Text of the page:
In The Turning (2020), Carey and Chad Hayes – the two authors of the script – cannot choose between the two. On the one hand, The Turning (2020) is a slow-burner, and its early-bird antagonist seems to be Miles – a bratty, curly-hair kid whose faces are more dumber than scary. Floria Sigismondi mistakenly expects Finn Wolfhard, who plays Miles, to operate the creepiness machine alone. Mistakenly, because the young actor belongs to the nerds from It (2017) and not to the array of blood-curdling antagonists.
Sigismondi notices it too, and hence mid-time through the film, the director switches the gears.That, in turn, leaves the writing of Hayes & Hayes even more opaque. To aid the situation, The Turning (2020) brings in a ghost of a deceased horse trainer, who also happened to be a real nasty person. This is directly drawn from Henry James’ novel, and in the meantime, Sigismondi and the her writers manage to finish reading James’ novella too.
So, when the ghost thing ain’t working either, Sigismondi draws her final weapon – insanity of the protagonist.
Henry James’ The Turn of the Screw is torn to pieces in The Turning (2020)
In The Turn of the Screw, James builds the conflict of the young governess through questioning her mental instability. Since the book is narrated from her perspective, it is up to the reader who to believe. Through a genuinely frightening series of events, and ghosts mixing with monsters, James gives grounds to the approach that the scariest monster of them all is human nature.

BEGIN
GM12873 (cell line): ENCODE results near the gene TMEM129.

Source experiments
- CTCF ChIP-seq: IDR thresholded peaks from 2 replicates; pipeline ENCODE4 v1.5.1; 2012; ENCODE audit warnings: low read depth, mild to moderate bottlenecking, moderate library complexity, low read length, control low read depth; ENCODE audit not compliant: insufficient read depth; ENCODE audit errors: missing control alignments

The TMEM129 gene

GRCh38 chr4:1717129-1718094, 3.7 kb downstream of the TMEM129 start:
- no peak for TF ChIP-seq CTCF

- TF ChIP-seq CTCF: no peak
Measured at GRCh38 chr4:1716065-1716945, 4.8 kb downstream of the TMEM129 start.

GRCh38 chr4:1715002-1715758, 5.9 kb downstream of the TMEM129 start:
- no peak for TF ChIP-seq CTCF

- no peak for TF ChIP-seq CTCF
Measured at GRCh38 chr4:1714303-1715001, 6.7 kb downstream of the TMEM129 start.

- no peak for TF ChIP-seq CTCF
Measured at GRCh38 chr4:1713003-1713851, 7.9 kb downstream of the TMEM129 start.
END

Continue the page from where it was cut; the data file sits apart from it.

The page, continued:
By now, you probably wouldn’t expect Floria Sigismondi to go all Kubrick and vivisect the novel in order to find her own voice and point of view. In fact, the director doesn’t recall this “insanity” part until two third of The Turning (2020) passes by. And that’s a pity, because Mackenzie Davis gives her heart and soul to the slightly feminist role as Kate, and if only given more space, she’d deliver a pretty satisfying performance.
Albeit The Turning (2020) wastes a fine steak and grinds it to make a meaty pulp of a movie, it earns its hate Grade rating by the way the film ends. The Turning (2020) single-handedly delivers the most muddled ending to any horror movie in this decade at least. It’s the kind of turn that M. Night Shyamalan would write and quickly cross out, with a note attached “cool, but makes no sense.” The way The Turning (2020) ends is exactly that – could be cool, but given everything that precedes it, this is a love letter to Tommy Wiseau’s filmmaking methods.
The Turning (2020) – Culturally Loved or Hated?
I won’t deny Floria Sigismondi a decent visual skill, however this is an exemplary fuckup of an adaptation – a travesty rather than a tribute.
The Turning (2020)
Hate Grade: 8/10
Director: Floria Sigismondi
Writers: Carey Hayes, Chad Hayes
Based on: The Turn of the Screw by Henry James
Starring: Mackenzie Davis, Finn Wolfhard, Brooklyn Prince
Music: Nathan Barr
Cinematography: David Ungaro
If you liked The Turning (2020), you should also check out:
- Amityville (2005) – the setting and cinematography of The Turning (2020) are similar, along with the overall quality of the movie
- The Lodge (2019) – Riley Keough takes care of two kids in a remote cabin, when evil things begin to emerge and influence all of them
- The Boy (2016) – A woman is hired to take care of a human-like doll, however soon she learns about a dark secret related to it. Also set in a gothic, huge house, and with a female protagonist in the centre